Andy – Everyone has a distinct mentoring style, and John is no different. I could speak at length about this style or the many things I learned while working with him, but I will focus on two points here – both of which echo what Brandon said.
First, John offered insight and direction while giving me space to grow personally. I saw this most in how he encouraged my research. My first published paper began as a seminar paper written for one of John’s courses. I remember a few things about that project and its subsequent development. First and foremost, I began the project curious, but confused. I suspect many graduate students exist in this mindset. Nonetheless, at that time, I remember being unsure about where to find ideas and inspiration for research papers, and John saved me from this mental fog by offering a suggestion. There was no pressure to adopt his suggestion – only advice about research direction if I wanted it. Second, after the course ended, I remember John encouraging me to continue working on the topic. As before, there was no pressure to do so. In fact, he permitted me to develop the project (at my pace) for another two years without making much headway. He occasionally asked about the project, but without implying that I needed to move faster.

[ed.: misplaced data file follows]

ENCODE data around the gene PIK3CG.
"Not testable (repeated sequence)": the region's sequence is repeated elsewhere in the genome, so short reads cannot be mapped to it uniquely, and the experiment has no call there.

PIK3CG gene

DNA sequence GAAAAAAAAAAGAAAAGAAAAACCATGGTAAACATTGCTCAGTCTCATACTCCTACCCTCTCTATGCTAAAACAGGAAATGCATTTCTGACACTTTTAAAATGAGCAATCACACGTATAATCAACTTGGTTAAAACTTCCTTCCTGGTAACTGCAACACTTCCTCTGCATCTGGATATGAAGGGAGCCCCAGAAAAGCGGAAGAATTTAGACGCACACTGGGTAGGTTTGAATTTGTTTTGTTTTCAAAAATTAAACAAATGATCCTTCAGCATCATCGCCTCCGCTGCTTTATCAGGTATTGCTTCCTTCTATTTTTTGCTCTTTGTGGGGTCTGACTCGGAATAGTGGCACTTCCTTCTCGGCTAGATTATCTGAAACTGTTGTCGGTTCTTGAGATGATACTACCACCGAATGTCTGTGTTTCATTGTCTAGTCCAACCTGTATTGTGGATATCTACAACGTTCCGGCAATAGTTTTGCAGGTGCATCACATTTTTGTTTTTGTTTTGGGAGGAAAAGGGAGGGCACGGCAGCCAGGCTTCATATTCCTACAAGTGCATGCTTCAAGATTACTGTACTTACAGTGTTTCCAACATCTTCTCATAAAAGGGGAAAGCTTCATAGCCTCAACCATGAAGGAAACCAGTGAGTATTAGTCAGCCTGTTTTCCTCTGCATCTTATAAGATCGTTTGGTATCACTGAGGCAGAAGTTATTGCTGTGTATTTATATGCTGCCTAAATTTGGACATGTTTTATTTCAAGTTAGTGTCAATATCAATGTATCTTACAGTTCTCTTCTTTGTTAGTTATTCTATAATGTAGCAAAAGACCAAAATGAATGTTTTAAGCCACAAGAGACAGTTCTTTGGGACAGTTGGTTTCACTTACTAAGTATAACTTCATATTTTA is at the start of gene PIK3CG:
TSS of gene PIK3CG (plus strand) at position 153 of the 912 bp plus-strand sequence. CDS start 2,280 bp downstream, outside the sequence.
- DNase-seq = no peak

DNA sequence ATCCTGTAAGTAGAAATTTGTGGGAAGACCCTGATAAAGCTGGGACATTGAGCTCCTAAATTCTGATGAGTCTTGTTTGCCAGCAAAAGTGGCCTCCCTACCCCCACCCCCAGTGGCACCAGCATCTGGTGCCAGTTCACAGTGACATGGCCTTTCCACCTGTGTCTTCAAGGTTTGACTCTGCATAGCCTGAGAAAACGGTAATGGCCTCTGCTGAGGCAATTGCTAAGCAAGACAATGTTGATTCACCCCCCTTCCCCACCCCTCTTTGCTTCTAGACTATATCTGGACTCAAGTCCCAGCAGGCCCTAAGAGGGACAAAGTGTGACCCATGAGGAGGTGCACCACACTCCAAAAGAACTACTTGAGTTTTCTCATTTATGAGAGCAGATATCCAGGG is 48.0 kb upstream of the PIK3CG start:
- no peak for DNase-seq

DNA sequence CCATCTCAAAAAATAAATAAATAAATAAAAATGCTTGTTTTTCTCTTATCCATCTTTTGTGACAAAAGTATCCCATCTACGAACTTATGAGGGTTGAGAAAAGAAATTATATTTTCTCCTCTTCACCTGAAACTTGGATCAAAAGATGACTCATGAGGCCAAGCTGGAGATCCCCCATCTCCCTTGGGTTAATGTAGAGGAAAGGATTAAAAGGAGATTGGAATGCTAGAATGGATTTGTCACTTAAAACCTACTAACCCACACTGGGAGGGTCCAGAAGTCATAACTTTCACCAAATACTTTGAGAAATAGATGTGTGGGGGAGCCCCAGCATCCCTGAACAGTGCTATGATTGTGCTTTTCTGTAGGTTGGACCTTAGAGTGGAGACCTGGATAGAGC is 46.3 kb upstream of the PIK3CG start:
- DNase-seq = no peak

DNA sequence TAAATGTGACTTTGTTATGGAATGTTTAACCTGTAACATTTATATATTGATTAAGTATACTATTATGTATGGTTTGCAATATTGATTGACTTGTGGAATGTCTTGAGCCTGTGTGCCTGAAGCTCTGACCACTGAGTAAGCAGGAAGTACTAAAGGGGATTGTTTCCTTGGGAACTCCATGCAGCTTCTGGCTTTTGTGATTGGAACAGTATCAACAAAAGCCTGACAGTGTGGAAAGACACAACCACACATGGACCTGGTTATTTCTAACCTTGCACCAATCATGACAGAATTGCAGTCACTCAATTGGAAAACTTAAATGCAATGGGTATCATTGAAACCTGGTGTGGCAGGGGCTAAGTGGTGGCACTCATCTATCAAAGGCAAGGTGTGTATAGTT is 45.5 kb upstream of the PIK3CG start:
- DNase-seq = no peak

The second thing I learned from John’s mentorship is how to conduct careful research. This (broadly) involves two steps: researching and conveying the findings. On the researching end, John taught me to always ask: “if this argument is true, what should I see?” This not only encouraged me to think about an argument’s implications from multiple angles, but also never to set aside an implication because the analysis would not be “sophisticated enough.” In other words, at a time when I was learning a great many quantitative methodological tools, he reconfirmed the importance of bivariate analysis and “simpler” statistics as additional tools through which to test my arguments; I have never forgotten the value of using a “simpler” analysis when it makes the point I want to make.